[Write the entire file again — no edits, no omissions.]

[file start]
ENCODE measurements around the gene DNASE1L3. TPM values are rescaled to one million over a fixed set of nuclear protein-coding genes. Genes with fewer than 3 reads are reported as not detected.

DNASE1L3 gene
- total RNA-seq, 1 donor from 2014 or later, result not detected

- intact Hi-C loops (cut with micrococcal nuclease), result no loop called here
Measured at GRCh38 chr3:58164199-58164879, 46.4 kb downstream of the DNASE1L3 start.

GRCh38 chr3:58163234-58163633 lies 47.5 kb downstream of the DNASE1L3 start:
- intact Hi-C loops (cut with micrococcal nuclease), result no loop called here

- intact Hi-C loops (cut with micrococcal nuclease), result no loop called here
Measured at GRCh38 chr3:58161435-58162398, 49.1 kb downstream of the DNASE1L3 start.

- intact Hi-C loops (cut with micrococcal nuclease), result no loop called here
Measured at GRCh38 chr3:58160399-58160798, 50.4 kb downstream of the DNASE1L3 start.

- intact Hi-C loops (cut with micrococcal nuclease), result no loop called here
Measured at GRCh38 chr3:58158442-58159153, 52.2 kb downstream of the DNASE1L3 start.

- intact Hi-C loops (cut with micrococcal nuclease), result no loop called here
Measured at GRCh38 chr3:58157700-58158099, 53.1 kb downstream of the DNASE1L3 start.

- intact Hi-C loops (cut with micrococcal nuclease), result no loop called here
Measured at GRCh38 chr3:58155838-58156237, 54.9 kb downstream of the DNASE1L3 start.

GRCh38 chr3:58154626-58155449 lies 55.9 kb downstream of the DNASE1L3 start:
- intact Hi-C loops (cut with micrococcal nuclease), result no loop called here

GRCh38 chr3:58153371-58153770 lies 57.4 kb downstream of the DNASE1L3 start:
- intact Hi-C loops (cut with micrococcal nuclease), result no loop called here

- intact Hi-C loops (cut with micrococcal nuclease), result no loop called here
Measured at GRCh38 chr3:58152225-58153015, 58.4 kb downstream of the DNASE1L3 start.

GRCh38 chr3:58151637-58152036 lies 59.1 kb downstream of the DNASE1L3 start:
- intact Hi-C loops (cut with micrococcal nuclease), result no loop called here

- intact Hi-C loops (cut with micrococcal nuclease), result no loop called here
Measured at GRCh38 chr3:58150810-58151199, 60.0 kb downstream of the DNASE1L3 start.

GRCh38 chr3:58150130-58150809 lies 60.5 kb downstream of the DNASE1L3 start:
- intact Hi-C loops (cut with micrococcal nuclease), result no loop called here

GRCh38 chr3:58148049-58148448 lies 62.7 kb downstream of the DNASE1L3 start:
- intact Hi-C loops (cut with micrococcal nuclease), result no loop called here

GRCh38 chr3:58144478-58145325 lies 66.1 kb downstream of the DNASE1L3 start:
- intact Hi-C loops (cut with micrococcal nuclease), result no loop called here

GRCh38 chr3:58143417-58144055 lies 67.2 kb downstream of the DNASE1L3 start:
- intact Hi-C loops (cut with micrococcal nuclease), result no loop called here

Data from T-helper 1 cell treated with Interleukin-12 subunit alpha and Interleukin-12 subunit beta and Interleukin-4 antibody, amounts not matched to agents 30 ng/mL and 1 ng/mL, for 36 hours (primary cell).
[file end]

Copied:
ENCODE measurements around the gene DNASE1L3. TPM values are rescaled to one million over a fixed set of nuclear protein-coding genes. Genes with fewer than 3 reads are reported as not detected.

DNASE1L3 gene
- total RNA-seq, 1 donor from 2014 or later, result not detected

- intact Hi-C loops (cut with micrococcal nuclease), result no loop called here
Measured at GRCh38 chr3:58164199-58164879, 46.4 kb downstream of the DNASE1L3 start.

GRCh38 chr3:58163234-58163633 lies 47.5 kb downstream of the DNASE1L3 start:
- intact Hi-C loops (cut with micrococcal nuclease), result no loop called here

- intact Hi-C loops (cut with micrococcal nuclease), result no loop called here
Measured at GRCh38 chr3:58161435-58162398, 49.1 kb downstream of the DNASE1L3 start.

- intact Hi-C loops (cut with micrococcal nuclease), result no loop called here
Measured at GRCh38 chr3:58160399-58160798, 50.4 kb downstream of the DNASE1L3 start.

- intact Hi-C loops (cut with micrococcal nuclease), result no loop called here
Measured at GRCh38 chr3:58158442-58159153, 52.2 kb downstream of the DNASE1L3 start.

- intact Hi-C loops (cut with micrococcal nuclease), result no loop called here
Measured at GRCh38 chr3:58157700-58158099, 53.1 kb downstream of the DNASE1L3 start.

- intact Hi-C loops (cut with micrococcal nuclease), result no loop called here
Measured at GRCh38 chr3:58155838-58156237, 54.9 kb downstream of the DNASE1L3 start.

GRCh38 chr3:58154626-58155449 lies 55.9 kb downstream of the DNASE1L3 start:
- intact Hi-C loops (cut with micrococcal nuclease), result no loop called here

GRCh38 chr3:58153371-58153770 lies 57.4 kb downstream of the DNASE1L3 start:
- intact Hi-C loops (cut with micrococcal nuclease), result no loop called here

- intact Hi-C loops (cut with micrococcal nuclease), result no loop called here
Measured at GRCh38 chr3:58152225-58153015, 58.4 kb downstream of the DNASE1L3 start.

GRCh38 chr3:58151637-58152036 lies 59.1 kb downstream of the DNASE1L3 start:
- intact Hi-C loops (cut with micrococcal nuclease), result no loop called here

- intact Hi-C loops (cut with micrococcal nuclease), result no loop called here
Measured at GRCh38 chr3:58150810-58151199, 60.0 kb downstream of the DNASE1L3 start.

GRCh38 chr3:58150130-58150809 lies 60.5 kb downstream of the DNASE1L3 start:
- intact Hi-C loops (cut with micrococcal nuclease), result no loop called here

GRCh38 chr3:58148049-58148448 lies 62.7 kb downstream of the DNASE1L3 start:
- intact Hi-C loops (cut with micrococcal nuclease), result no loop called here

GRCh38 chr3:58144478-58145325 lies 66.1 kb downstream of the DNASE1L3 start:
- intact Hi-C loops (cut with micrococcal nuclease), result no loop called here

GRCh38 chr3:58143417-58144055 lies 67.2 kb downstream of the DNASE1L3 start:
- intact Hi-C loops (cut with micrococcal nuclease), result no loop called here

Data from T-helper 1 cell treated with Interleukin-12 subunit alpha and Interleukin-12 subunit beta and Interleukin-4 antibody, amounts not matched to agents 30 ng/mL and 1 ng/mL, for 36 hours (primary cell).